14. An improved method of maintaining and restoring the gloss of a polished concrete, granite, marble or terrazzo floor in which a high speed burnisher floor machine having a moving head is operated over the polished concrete, granite, marble or terrazzo floor in a high speed burnishing operation in which acids that react with carbonates are not used, wherein the improvement comprises providing a brush on the moving head, the brush having bristles impregnated with abrasive particles.

15. The improved method of claim 14 wherein the abrasive particles are comprised of a material selected from the group consisting of silicon carbide, titanium carbide, boron nitride, aluminum oxide, ceramic grains and diamond chips.

16. The improved method of claim 14 wherein the abrasive-impregnated bristles are comprised of nylon.

17. The improved method of claim 14 wherein the high speed burnisher is operated across the floor at least once per day.

18. An improved method of restoring and maintaining the gloss of a polished concrete, granite, marble or terrazzo floor in which a high speed burnisher floor machine having a moving head is operated over a polished concrete, granite, marble or terrazzo floor in a high speed burnishing operation in which acids that react with carbonates are not used, wherein the improvement comprises providing on the moving head a cleaning pad having at least one fiber that is impregnated with abrasive particles.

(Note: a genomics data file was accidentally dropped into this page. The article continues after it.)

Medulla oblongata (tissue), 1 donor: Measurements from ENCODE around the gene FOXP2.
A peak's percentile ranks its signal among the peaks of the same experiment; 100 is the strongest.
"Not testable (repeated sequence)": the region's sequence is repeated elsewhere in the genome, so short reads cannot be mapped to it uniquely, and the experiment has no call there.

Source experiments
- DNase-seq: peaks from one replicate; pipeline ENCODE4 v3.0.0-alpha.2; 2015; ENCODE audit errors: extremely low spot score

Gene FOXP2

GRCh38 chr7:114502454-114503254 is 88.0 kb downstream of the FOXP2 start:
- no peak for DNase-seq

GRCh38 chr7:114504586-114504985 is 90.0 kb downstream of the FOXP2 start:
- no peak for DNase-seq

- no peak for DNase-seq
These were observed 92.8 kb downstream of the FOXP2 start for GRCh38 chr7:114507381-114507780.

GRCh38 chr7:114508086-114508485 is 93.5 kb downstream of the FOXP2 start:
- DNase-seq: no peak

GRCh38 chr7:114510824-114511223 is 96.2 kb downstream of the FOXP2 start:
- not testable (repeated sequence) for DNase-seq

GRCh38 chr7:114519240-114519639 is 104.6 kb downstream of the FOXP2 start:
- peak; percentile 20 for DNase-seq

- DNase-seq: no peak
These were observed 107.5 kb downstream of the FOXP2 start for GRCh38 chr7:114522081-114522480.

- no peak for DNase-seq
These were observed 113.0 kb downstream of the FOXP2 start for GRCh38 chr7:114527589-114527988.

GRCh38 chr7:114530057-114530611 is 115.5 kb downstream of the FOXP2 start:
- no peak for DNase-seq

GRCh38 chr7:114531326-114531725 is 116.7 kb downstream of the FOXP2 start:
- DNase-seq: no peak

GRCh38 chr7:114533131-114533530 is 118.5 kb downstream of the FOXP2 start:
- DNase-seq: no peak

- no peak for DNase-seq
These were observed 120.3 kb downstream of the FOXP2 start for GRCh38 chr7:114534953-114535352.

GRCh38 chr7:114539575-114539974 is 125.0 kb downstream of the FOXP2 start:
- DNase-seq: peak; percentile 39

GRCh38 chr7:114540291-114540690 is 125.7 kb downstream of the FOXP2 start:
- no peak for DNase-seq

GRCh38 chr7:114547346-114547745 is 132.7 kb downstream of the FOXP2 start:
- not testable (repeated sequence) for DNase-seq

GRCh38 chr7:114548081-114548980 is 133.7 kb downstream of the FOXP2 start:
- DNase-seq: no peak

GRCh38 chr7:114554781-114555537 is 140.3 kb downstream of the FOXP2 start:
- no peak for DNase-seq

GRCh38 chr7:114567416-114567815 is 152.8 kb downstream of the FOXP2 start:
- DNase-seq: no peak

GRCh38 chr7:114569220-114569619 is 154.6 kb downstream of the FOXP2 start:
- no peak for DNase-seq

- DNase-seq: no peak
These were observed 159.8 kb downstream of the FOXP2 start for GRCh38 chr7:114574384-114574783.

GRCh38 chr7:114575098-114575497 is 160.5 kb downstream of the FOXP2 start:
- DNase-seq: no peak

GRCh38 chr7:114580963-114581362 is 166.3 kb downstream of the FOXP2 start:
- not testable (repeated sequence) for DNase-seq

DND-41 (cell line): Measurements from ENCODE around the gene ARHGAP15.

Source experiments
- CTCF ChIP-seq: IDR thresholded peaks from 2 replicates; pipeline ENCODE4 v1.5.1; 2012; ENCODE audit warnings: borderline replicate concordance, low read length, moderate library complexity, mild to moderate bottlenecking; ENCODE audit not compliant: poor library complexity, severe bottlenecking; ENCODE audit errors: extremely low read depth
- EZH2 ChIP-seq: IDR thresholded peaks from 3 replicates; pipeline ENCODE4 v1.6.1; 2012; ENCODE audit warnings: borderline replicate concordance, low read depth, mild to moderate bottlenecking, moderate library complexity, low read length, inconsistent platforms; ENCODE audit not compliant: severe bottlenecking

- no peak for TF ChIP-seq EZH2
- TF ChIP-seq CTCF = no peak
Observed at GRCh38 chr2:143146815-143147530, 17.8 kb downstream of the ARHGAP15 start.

19. The improved method of claim 18 wherein the abrasive particles are comprised of a material selected from the group consisting of silicon carbide, titanium carbide, boron nitride, aluminum oxide, ceramic grains and diamond chips.

20. A cleaning pad for maintaining polished concrete, granite, marble or terrazzo floors comprised of a base, a fabric attached to the base and at least one flexible fiber distributed through the fabric such that opposite ends of the fiber do not extend beyond the fabric, the fiber comprised of an extruded polymer having abrasive particles distributed through the fiber.

21. The cleaning pad of claim 20 wherein the fabric is a woven material.

22. The cleaning pad of claim 20 wherein the fabric is a non-woven material.

23. The cleaning pad of claim 20 wherein the polymer is nylon.